As members on both sides of the aisle said during floor debate, a clean environment and a robust economy are not mutually exclusive. Pennsylvania is already ahead of the carbon dioxide emission reduction goals established under Governor Wolf’s Climate Action Plan and progress will continue to be made without RGGI. And in contrast, there are no realized environmental benefits from joining RGGI. Through the utilization of clean-burning natural gas and private investment in renewables, Pennsylvania has reduced emissions as much if not more than most of the RGGI states during the same time period; all while supplying RGGI states with exported electricity. The coal plants that were debated in the Senate have spent billions of dollars in upgrades to clean emissions while the waste coal facilities targeted under the RGGI proposal are actively reclaiming mountainsides and cleaning acid mine drainage. All this progress is threatened as DEP and Governor Wolf exaggerate the environmental benefits of RGGI. DEP and other RGGI supporters acknowledge that up to 90 percent of all carbon dioxide and other pollutant reductions from Pennsylvania plant closures will be offset by increased emissions in non-RGGI states like West Virginia and Ohio.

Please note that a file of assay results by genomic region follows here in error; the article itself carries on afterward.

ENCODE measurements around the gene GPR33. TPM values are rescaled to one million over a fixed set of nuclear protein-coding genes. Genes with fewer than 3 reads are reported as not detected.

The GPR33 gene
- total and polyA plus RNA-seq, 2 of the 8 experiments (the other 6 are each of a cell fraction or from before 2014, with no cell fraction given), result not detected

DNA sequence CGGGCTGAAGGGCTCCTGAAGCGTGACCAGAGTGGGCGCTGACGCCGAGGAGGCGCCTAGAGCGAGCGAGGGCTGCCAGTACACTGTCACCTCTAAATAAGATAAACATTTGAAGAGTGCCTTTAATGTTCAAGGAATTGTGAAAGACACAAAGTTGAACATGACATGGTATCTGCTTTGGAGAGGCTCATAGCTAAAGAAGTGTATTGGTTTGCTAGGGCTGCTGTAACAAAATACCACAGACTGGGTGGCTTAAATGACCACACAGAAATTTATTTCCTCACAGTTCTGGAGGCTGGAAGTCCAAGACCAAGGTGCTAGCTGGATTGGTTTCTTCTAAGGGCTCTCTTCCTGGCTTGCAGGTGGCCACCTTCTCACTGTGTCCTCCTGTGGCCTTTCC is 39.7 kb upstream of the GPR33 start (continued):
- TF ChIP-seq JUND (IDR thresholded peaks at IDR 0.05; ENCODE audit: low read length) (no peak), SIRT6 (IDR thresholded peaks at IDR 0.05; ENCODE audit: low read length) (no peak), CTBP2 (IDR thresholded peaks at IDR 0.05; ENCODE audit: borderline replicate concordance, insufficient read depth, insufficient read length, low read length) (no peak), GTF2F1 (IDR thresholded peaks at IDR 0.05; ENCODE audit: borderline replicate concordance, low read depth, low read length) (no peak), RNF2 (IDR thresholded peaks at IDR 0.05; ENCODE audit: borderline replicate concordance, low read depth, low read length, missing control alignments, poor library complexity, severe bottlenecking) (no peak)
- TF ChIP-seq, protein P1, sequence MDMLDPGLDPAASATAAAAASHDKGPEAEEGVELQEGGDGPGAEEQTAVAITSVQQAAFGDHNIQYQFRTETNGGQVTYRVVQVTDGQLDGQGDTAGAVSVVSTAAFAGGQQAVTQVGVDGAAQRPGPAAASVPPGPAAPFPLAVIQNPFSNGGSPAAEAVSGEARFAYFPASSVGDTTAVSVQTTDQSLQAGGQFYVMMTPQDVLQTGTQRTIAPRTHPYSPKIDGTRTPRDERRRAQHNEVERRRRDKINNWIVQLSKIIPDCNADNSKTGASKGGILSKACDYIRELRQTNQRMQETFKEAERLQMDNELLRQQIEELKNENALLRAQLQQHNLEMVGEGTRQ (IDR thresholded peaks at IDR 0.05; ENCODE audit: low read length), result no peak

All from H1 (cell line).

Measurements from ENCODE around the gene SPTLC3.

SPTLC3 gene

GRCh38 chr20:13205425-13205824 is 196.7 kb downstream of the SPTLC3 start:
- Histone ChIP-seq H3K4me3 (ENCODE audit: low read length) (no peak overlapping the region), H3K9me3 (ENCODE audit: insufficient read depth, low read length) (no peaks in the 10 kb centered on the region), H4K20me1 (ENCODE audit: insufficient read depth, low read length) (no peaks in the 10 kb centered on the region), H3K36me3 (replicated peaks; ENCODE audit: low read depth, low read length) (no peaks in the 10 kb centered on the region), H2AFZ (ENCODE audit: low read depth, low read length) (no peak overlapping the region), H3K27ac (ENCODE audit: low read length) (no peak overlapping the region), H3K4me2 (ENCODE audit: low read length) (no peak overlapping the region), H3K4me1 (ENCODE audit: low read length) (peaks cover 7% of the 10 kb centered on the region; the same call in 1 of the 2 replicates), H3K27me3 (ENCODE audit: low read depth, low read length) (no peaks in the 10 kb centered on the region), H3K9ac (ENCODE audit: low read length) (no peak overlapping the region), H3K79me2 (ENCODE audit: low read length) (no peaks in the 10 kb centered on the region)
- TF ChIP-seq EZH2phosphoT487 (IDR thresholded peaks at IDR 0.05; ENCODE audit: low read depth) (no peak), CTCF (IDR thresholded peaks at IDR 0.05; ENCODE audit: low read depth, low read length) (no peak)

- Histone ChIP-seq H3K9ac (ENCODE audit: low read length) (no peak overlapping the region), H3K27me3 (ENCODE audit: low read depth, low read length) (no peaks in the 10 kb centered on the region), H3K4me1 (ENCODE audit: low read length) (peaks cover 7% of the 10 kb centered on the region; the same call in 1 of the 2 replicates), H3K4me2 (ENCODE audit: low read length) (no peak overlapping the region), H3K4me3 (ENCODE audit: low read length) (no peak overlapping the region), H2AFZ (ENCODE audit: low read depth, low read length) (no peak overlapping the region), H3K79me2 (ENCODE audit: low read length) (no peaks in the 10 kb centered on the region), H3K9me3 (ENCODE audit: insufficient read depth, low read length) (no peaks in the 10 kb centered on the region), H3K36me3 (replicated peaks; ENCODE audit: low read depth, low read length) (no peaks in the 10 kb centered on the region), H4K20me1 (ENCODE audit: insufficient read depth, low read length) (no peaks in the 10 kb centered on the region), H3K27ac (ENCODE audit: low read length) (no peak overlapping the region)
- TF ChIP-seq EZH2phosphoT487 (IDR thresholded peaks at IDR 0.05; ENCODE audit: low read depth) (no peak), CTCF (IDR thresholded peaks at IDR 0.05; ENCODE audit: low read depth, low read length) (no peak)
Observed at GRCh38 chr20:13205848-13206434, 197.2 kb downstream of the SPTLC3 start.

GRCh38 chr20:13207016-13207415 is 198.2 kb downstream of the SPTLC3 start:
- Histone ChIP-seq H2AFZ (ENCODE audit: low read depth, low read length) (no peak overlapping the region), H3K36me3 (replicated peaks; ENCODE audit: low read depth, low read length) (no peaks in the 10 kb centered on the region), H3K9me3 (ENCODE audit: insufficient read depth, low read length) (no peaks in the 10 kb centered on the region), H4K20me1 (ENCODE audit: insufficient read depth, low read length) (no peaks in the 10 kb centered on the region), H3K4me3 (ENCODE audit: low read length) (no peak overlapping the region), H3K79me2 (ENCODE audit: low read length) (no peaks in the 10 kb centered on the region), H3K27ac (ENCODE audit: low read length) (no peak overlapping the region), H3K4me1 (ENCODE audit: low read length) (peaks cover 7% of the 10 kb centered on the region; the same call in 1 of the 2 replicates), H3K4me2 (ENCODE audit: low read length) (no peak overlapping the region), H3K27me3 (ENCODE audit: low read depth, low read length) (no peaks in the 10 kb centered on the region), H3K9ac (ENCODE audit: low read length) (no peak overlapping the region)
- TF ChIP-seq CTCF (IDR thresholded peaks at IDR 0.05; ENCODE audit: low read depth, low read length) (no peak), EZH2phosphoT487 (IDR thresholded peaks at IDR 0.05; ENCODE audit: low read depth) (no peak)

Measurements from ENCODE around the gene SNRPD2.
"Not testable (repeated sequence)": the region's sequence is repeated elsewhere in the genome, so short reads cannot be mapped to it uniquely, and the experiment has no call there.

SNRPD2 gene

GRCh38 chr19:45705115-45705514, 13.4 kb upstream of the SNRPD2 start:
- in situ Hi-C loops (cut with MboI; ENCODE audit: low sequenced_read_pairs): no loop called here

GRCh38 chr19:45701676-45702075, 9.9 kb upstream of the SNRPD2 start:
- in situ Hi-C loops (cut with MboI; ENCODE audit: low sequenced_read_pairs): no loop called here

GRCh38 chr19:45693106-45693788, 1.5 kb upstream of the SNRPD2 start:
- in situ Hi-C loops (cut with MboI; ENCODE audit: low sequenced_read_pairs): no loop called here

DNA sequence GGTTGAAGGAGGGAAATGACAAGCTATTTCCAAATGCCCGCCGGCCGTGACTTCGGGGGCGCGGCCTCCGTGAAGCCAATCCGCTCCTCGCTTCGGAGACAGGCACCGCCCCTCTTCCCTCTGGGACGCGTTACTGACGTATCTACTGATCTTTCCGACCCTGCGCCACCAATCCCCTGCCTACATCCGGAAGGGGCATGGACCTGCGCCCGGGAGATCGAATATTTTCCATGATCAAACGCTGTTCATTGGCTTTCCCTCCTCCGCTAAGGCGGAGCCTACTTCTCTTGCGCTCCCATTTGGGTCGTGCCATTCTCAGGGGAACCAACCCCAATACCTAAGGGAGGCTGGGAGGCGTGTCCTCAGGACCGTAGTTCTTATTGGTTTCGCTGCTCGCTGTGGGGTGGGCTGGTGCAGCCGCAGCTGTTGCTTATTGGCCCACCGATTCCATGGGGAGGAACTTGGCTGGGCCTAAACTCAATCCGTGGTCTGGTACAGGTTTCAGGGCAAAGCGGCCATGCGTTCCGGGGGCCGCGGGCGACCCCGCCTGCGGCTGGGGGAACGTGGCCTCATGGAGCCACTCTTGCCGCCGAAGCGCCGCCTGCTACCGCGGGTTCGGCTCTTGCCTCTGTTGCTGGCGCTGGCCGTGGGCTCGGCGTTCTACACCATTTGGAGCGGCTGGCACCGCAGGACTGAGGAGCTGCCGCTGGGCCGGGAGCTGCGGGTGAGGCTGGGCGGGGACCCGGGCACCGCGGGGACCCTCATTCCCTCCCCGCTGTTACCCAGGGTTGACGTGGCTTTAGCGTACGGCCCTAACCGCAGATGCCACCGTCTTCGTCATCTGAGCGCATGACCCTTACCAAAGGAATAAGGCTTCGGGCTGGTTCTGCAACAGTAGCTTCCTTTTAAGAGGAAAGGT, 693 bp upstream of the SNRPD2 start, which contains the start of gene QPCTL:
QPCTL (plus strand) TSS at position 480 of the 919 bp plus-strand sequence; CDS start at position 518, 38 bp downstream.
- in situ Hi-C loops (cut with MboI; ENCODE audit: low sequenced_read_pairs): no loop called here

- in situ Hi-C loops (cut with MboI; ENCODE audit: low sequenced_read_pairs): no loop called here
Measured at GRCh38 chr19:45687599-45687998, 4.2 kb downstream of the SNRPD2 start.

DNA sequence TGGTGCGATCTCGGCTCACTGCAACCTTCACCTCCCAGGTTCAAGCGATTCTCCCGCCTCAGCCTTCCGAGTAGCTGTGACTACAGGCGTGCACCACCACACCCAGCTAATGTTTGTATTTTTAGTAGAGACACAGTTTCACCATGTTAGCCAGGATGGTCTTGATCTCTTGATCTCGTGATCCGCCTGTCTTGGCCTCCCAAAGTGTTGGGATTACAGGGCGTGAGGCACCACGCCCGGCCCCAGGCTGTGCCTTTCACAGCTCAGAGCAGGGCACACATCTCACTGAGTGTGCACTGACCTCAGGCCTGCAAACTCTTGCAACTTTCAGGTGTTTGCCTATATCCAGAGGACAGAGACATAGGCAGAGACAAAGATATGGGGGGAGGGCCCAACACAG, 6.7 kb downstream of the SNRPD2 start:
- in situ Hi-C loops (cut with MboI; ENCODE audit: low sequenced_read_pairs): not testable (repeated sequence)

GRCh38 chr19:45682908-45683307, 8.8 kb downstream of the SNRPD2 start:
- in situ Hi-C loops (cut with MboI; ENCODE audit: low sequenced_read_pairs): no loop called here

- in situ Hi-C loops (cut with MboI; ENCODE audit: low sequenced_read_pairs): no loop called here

Ultimately, the bipartisan support of Senate Bill 119 is about protecting the separation of powers and holding government accountable. The imposition of a carbon tax under RGGI is a major public policy shift that must be debated by the General Assembly prior to enactment. Nearly every other state that is a part of RGGI did so through legislative action. The other interstate compacts that Pennsylvania belongs to were approved by the General Assembly. RGGI ought to be debated on the merits of the program by the representatives of the people of Pennsylvania.

Thank you to the 35 members of the Pennsylvania State Senate who voted YES to Senate Bill 119:

Sen. David Argall

Sen. Ryan Aument

Sen. Lisa Baker Baker

Sen. Camera Bartolotta

Sen. Jim Brewster

Sen. Michele Brooks

Sen. Pat Browne

Sen. Jake Corman

Sen. John DiSanto

Sen. Cris Dush

Sen Marty Flynn

Sen. Wayne Fontana

Sen. Chris Gebhard

Sen. John Gordner

Sen. Scott Hutchinson

Sen. John Kane

Sen. Waybe Langerholc

Sen. Dan Laughlin

Sen. Scott Martin

Sen. Doug Mastriano

Sen. Bob Mensch

Sen. Kristin Phillips-Hill

Sen. Joe Pittman

Sen. Mike Regan

Sen. Devlin Robinson

Sen. Mario Scavello

Sen. Pat Stefano

Sen. Christine Tartaglione

Sen. Robert Tomlinson

Sen. Elder Vogel, Jr.

Sen. Judy Ward

Sen. Kim Ward

Sen. Lindsey Williams

Sen. Gene Yaw

Sen. John Yudichak